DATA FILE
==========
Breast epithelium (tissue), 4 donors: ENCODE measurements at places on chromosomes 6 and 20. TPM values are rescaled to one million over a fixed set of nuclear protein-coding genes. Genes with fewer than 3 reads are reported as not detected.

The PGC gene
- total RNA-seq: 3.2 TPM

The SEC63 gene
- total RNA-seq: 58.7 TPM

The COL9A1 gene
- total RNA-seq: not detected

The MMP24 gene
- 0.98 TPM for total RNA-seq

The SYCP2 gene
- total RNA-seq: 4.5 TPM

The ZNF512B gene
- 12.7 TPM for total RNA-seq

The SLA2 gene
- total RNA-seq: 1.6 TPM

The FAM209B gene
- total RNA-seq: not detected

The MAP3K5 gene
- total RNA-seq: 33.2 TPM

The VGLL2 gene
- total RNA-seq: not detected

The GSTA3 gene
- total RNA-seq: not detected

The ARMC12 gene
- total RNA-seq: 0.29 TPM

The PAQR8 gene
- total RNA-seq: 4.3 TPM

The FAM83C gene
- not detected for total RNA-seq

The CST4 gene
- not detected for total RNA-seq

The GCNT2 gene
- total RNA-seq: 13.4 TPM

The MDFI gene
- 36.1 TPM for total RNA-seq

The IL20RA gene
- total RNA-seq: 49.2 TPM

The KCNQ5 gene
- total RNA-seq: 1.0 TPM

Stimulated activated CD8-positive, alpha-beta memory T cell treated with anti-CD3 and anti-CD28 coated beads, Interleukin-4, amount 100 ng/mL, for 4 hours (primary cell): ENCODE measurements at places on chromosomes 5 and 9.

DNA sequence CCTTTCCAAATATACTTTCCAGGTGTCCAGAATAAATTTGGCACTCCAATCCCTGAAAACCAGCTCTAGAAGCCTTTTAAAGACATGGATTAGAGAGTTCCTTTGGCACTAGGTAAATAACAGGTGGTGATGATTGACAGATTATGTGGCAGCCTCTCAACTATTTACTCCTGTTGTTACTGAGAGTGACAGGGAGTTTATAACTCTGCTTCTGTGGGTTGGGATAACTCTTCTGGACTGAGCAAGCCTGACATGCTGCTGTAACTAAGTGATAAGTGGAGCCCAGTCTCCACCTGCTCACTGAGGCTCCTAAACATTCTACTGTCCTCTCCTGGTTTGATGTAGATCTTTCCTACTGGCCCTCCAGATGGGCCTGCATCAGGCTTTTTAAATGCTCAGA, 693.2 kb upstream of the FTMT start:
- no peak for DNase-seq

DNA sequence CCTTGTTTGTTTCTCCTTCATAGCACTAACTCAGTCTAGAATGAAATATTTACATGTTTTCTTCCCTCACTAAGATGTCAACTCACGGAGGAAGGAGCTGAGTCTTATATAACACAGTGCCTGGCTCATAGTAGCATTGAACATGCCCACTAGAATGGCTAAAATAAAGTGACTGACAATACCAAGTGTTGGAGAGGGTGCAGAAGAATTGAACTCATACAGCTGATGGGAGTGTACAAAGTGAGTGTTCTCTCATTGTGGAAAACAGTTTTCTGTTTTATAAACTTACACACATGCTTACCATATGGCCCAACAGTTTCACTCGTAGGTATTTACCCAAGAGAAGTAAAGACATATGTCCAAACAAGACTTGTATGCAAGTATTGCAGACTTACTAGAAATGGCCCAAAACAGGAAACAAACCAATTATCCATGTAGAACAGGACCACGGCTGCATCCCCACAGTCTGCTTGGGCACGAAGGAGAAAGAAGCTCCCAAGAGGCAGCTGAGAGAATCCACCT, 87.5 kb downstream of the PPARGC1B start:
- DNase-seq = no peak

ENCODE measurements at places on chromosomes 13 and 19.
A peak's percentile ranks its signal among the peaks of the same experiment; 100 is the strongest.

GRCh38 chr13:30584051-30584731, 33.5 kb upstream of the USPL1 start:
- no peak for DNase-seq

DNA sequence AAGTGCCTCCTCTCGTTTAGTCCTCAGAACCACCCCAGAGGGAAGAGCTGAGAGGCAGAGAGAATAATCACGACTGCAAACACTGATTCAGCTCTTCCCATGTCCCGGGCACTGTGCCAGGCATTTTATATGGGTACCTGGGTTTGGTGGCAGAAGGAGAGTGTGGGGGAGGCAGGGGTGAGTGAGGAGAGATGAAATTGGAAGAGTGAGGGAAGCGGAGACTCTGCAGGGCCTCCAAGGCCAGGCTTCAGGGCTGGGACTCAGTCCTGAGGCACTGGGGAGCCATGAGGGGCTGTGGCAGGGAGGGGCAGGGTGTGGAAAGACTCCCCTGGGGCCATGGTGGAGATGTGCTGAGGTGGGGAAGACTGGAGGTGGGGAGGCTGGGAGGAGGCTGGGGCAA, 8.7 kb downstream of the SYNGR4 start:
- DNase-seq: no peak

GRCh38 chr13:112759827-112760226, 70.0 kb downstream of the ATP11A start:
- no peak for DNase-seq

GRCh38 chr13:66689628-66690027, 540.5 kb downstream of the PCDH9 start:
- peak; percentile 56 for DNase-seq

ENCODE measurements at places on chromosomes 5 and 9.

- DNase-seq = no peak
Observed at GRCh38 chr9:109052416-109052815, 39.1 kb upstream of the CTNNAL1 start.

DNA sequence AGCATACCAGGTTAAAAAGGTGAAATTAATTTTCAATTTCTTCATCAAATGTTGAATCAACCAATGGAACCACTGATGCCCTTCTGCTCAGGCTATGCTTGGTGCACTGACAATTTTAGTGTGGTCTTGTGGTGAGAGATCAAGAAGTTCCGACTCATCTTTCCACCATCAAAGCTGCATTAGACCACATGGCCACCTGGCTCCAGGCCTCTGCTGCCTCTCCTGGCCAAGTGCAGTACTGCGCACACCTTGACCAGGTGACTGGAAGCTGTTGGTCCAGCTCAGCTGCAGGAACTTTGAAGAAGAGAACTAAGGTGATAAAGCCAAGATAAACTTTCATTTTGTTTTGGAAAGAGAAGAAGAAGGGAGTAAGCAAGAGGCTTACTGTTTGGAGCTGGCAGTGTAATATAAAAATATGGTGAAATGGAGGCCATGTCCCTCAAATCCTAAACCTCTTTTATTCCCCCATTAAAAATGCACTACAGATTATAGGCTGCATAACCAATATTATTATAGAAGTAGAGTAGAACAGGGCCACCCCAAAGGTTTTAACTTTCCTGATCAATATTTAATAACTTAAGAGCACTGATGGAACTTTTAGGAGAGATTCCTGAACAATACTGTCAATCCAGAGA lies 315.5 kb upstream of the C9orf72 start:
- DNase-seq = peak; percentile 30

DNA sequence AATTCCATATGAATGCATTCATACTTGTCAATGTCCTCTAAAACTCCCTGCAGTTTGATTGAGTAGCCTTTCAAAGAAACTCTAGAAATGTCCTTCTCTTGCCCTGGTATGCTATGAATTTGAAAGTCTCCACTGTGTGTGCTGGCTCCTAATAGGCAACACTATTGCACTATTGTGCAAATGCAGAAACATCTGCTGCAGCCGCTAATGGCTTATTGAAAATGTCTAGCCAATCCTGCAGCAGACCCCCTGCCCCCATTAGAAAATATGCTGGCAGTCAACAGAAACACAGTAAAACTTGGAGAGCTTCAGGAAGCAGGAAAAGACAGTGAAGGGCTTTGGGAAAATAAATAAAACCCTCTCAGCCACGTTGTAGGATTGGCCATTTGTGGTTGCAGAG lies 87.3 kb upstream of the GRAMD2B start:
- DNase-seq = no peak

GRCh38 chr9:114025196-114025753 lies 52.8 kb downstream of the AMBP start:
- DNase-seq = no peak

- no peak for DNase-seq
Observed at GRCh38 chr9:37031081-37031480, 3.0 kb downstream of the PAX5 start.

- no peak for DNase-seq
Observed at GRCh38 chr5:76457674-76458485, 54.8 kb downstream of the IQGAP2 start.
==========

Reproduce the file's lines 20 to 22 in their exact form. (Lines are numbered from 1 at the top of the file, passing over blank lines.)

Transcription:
The VGLL2 gene
- total RNA-seq: not detected

The GSTA3 gene